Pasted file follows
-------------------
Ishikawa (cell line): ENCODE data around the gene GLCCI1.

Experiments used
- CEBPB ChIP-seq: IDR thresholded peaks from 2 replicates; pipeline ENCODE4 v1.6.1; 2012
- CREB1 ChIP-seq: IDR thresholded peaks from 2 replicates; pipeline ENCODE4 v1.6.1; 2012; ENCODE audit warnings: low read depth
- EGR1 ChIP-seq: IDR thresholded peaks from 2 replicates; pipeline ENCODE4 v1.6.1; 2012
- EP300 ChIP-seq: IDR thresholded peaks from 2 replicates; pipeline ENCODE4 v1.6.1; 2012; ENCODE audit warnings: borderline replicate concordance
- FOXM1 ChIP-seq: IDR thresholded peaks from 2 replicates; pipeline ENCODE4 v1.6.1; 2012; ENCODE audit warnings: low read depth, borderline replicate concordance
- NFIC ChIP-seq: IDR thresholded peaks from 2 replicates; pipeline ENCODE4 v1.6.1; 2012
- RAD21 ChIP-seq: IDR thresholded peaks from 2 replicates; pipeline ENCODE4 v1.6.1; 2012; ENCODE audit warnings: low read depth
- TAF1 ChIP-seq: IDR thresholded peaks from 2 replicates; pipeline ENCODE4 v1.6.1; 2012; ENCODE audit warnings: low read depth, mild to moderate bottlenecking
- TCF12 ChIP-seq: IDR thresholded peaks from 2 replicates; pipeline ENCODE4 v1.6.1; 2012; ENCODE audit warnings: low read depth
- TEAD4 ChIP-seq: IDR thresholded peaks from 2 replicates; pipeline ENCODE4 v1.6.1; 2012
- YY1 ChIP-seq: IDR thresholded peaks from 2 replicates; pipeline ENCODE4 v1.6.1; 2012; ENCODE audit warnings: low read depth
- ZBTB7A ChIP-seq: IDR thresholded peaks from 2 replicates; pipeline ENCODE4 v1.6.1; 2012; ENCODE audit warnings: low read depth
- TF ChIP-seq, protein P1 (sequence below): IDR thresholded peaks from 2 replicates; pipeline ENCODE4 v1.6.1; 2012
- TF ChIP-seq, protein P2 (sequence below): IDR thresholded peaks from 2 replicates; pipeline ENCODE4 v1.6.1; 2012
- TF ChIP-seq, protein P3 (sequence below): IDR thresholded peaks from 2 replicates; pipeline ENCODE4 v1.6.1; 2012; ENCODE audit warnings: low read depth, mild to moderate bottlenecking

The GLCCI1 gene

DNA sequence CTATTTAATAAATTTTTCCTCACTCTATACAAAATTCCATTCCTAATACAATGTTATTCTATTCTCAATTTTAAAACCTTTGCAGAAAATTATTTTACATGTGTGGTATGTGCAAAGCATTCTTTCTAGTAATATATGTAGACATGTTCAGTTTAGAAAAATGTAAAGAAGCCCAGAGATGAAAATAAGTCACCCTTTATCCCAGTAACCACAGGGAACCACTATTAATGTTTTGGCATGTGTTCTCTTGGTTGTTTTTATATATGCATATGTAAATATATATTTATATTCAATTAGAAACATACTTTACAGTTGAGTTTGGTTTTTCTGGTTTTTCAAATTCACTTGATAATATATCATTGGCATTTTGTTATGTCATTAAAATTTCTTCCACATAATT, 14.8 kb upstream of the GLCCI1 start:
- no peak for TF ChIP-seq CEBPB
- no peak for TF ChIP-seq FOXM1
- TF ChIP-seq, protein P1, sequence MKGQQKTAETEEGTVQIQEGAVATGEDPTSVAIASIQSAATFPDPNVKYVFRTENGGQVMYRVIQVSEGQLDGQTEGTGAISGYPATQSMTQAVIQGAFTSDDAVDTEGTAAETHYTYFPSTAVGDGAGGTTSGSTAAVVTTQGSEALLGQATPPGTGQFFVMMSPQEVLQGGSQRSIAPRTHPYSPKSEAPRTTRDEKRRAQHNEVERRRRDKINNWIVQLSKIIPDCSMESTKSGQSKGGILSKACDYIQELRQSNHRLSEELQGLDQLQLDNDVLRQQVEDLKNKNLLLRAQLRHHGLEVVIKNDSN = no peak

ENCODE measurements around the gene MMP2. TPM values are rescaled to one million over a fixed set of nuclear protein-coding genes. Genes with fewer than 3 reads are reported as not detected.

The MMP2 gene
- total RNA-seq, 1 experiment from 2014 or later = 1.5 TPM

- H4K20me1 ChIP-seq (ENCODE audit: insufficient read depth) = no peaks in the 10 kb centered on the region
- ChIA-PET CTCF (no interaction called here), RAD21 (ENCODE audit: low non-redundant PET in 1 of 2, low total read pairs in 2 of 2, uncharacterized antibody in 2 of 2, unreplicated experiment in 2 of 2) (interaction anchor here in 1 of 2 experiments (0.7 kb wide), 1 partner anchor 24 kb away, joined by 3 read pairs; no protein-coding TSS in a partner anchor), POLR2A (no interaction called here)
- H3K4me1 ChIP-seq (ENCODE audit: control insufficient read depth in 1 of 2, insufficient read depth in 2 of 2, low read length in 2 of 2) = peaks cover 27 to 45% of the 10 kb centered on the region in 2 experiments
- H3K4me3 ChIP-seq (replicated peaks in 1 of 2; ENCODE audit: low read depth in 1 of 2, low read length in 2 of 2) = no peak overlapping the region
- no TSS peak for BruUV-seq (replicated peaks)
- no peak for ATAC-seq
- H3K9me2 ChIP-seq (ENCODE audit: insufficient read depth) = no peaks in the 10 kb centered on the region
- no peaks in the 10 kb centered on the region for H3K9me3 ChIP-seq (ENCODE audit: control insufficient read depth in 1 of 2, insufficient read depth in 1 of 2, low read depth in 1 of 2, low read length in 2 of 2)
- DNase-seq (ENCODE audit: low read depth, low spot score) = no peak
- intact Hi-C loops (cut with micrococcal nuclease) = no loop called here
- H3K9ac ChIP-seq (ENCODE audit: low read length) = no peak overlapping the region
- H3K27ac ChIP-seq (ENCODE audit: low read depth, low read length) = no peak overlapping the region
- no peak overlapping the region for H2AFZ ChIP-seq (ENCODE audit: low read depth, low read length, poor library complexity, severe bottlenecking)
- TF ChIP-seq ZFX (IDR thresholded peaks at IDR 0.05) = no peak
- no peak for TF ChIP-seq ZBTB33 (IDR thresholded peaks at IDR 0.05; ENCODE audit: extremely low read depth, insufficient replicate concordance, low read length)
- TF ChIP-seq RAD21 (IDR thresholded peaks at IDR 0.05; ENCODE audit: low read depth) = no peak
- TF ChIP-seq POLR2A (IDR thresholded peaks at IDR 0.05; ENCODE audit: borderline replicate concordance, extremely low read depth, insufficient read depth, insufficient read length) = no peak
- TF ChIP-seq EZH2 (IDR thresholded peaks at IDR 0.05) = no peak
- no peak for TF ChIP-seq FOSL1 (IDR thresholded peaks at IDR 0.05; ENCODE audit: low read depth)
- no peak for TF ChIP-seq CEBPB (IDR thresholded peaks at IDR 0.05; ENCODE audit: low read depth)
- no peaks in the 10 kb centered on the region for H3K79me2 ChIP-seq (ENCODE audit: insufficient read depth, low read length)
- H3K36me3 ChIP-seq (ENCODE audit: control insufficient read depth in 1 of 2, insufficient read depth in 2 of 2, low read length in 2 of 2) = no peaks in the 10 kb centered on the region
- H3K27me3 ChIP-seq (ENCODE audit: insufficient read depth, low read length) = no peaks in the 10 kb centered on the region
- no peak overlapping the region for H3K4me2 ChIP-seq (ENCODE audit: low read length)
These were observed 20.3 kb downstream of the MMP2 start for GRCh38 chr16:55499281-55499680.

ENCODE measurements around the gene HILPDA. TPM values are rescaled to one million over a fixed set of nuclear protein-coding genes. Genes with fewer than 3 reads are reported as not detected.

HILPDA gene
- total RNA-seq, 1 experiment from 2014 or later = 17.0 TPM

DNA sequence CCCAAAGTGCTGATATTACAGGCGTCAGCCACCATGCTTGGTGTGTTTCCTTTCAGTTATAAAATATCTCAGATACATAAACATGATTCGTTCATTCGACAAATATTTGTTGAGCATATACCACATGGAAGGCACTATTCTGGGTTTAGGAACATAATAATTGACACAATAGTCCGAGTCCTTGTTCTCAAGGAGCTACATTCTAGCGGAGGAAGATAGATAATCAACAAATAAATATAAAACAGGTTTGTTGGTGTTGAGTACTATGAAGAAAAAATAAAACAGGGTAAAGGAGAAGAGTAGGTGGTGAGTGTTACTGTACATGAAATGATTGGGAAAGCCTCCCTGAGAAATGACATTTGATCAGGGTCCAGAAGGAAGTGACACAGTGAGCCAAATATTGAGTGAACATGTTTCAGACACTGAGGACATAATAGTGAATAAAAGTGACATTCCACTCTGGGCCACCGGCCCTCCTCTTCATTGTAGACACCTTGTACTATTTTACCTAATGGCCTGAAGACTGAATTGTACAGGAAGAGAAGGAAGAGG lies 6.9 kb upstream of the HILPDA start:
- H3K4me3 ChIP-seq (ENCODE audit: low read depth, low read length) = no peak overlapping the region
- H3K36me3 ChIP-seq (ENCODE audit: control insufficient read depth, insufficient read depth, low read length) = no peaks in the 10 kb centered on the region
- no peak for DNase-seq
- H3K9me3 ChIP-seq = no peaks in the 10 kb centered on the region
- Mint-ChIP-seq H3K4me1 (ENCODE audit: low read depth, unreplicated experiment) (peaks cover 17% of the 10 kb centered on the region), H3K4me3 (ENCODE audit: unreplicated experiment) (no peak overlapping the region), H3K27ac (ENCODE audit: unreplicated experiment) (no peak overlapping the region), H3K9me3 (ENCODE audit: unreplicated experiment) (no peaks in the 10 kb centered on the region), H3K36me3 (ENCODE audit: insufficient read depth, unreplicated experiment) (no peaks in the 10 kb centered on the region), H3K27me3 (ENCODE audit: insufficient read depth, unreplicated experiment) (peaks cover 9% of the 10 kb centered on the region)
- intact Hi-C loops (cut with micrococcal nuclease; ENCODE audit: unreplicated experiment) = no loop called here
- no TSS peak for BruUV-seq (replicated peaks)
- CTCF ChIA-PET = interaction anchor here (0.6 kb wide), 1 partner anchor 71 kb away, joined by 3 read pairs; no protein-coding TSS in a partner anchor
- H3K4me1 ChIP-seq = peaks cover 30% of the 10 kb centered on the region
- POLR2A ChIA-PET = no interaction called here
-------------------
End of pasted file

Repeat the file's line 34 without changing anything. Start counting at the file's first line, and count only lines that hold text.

- DNase-seq (ENCODE audit: low read depth, low spot score) = no peak